For transforming our understanding of Atlantic circulation with a breakthrough in observing system design providing continuous, cost-effective measurements

The Oceanography Society (TOS) congratulates the members of the RAPID/MOCHA/WBTS 26°N team on their selection as the inaugural recipients of the TOS Ocean Observing Team Award. This award recognizes innovation and excellence in sustained ocean observing for scientific and practical applications and the citation on the team’s certificate recognizes them for transforming our understanding of Atlantic circulation with a breakthrough in observing system design providing continuous, cost-effective measurements.

The Selection Committee noted that this international team has sustained a core array of moorings across the Atlantic at 26 deg. N for more than 16 years, monitoring changes in the strength of the Atlantic meridional overturning circulation (AMOC). This involved collaborative work between scientists and engineers to calibrate, deploy, and maintain a large suite of in-situ instrumentation and to innovate and trial near real-time telemetry technologies for deep ocean observing. The group included a large number of students and postdocs, and collaborations with other disciplines, for example including biogeochemical sensors to couple water transports with estimates of carbon and nutrient fluxes. Their key findings are proving transformative, e.g., that: 1) AMOC varies on timescales of days to a decade, rather than decades to centuries as previously assumed, 2) Wind-forcing (rather than buoyancy forcing) plays a dominant role in AMOC variability. The team showed that previous attempts to define secular trends in AMOC from occasional ship-based cruises were biased by aliasing of this highly variable system. This program and its results have thus transformed approaches to ocean data acquisition toward targeted continuous high-resolution in-situ measurements and have motivated (and advised on) the development of other coordinated mooring-based observatories. The RAPID/MOCHA/WBTS 26°N team has contributed to open data access and helped to establish community best practices, for example through the Ocean Best Practices System (OBPS) hosted by the Intergovernmental Oceanographic Commission.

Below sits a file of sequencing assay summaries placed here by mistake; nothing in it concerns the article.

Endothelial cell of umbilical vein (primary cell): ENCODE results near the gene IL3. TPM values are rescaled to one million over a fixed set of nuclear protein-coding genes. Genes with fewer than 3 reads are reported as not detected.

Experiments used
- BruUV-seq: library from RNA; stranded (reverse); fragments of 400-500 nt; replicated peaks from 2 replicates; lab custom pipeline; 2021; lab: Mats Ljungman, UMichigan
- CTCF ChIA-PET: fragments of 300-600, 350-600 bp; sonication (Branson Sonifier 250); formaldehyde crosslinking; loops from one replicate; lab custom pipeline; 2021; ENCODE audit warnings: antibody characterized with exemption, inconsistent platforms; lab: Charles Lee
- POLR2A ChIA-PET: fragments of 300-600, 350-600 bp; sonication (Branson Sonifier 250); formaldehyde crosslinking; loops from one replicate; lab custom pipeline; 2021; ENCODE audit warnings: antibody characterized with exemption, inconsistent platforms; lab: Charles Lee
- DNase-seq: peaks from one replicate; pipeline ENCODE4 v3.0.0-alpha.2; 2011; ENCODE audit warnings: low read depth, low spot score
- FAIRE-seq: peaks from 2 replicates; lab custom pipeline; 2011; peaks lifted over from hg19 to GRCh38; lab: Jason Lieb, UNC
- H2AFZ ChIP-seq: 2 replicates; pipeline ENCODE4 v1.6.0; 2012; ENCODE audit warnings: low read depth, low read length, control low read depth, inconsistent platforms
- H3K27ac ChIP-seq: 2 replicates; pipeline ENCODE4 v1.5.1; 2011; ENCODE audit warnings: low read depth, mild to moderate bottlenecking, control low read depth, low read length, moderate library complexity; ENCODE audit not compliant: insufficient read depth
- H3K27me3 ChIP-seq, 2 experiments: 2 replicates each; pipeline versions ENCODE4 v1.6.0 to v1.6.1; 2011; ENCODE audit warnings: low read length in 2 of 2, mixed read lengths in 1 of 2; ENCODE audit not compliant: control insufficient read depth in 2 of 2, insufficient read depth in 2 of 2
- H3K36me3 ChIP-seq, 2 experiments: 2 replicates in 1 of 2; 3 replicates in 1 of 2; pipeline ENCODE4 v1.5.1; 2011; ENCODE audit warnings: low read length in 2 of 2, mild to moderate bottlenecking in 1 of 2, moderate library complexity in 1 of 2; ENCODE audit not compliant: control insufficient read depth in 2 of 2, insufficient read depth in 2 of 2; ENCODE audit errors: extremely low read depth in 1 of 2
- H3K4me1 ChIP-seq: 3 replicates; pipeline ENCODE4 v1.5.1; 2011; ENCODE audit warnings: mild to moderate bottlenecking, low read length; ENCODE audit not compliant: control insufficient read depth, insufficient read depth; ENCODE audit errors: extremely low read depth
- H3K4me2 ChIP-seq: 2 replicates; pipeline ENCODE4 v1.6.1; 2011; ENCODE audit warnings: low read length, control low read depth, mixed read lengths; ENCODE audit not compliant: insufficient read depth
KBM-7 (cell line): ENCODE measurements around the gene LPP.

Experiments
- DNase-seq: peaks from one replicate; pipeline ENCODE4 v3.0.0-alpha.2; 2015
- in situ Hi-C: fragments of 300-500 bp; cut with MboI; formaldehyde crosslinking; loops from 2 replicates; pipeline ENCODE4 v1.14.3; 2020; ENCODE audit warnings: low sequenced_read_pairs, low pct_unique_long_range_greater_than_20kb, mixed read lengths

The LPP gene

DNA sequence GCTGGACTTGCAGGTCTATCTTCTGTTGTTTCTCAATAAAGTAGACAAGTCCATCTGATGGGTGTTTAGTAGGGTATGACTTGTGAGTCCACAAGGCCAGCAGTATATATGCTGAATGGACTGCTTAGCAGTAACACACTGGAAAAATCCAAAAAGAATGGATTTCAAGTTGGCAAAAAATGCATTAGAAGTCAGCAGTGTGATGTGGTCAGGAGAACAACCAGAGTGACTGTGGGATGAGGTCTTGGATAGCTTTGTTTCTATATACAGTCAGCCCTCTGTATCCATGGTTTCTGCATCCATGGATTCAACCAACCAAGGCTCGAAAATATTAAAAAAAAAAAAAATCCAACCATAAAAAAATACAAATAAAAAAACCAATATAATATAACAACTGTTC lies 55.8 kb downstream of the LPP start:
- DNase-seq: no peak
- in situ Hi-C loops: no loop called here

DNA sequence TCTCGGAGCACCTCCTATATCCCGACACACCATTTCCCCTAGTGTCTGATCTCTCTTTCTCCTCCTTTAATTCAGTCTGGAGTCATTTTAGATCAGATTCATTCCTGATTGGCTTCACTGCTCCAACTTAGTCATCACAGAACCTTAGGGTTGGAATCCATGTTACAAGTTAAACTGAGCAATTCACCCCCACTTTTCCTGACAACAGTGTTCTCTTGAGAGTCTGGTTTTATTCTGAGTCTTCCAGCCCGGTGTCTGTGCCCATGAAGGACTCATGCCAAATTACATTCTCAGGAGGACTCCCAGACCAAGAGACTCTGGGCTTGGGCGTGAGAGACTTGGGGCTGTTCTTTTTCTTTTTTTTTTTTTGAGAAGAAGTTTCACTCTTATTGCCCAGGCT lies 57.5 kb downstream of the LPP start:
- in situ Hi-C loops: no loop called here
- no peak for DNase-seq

The current members of the RAPID/MOCHA/WBTS 26°N team are

  • Eleanor Frajka-Williams, National Oceanography Centre, UK
  • William E. Johns, Rosenstiel School of Marine and Atmospheric Sciences, University of Miami, USA
  • Molly O. Baringer, NOAA Atlantic Oceanographic and Meteorological Laboratory, USA
  • David Smeed, National Oceanography Centre, UK
  • Ben Moat, National Oceanography Centre, UK
  • Denis Volkov, NOAA Atlantic Oceanographic and Meteorological Laboratory, USA
  • Darren Rayner, National Oceanography Centre, UK
  • Adam Houk, Rosenstiel School of Marine and Atmospheric Sciences, University of Miami, USA
  • Alejandra Sanchez-Franks, National Oceanography Centre, UK
  • Elaine McDonagh, National Oceanography Centre, UK & Norwegian Research Centre, Bergen, Norway
  • Harry Bryden, University of Southampton, UK
  • Paul Provost, National Marine Facilities, National Oceanography Centre, UK
  • Julie Collins, British Oceanographic Data Centre, National Oceanography Centre, UK
  • Ulises Rivera, NOAA Atlantic Oceanographic and Meteorological Laboratory, USA
  • Rob MacLachlan, National Marine Facilities, National Oceanography Centre, UK
  • Pedro Pena, NOAA Atlantic Oceanographic and Meteorological Laboratory, USA
  • Emma Worthington, University of Southampton & National Oceanography Centre, UK

In addition to the above, the numerous past members of team who have contributed to the observing system since its initial deployment in 2004 are acknowledged.


If you have any questions about the the TOS Mentoring Award, please contact Jenny Ramarui, TOS Executive Director.

Background photo credit: Nico Marin/Ocean Image Bank